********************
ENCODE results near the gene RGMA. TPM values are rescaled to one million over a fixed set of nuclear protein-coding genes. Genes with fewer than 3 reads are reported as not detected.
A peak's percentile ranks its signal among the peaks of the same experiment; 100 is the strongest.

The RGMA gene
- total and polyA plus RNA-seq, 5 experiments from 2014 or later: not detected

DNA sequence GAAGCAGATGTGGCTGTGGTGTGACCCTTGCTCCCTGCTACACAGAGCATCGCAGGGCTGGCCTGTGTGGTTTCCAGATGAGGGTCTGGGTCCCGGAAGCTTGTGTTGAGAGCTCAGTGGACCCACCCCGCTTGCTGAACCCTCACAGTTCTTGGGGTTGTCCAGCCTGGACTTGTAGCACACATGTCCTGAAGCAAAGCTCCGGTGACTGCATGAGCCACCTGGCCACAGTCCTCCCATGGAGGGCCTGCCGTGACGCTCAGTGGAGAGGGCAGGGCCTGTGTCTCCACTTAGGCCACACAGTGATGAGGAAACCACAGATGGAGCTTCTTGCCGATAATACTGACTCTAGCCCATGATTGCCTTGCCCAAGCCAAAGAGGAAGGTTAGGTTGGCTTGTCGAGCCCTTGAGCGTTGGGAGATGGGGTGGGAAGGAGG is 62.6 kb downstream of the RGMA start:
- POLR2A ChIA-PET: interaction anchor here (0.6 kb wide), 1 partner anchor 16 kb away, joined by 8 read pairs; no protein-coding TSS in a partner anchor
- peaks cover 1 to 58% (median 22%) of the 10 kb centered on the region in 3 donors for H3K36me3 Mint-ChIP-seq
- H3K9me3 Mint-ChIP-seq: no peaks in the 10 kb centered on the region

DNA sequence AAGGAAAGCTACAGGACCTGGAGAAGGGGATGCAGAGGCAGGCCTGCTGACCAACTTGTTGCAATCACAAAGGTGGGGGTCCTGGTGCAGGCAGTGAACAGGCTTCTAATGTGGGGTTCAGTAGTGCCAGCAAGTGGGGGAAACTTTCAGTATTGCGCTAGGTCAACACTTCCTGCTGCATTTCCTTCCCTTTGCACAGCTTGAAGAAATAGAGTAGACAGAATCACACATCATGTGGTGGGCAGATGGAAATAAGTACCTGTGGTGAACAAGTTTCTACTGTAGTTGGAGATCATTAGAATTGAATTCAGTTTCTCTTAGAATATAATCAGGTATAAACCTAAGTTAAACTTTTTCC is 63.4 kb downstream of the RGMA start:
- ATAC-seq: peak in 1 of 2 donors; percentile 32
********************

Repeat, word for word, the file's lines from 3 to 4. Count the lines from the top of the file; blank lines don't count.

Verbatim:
The RGMA gene
- total and polyA plus RNA-seq, 5 experiments from 2014 or later: not detected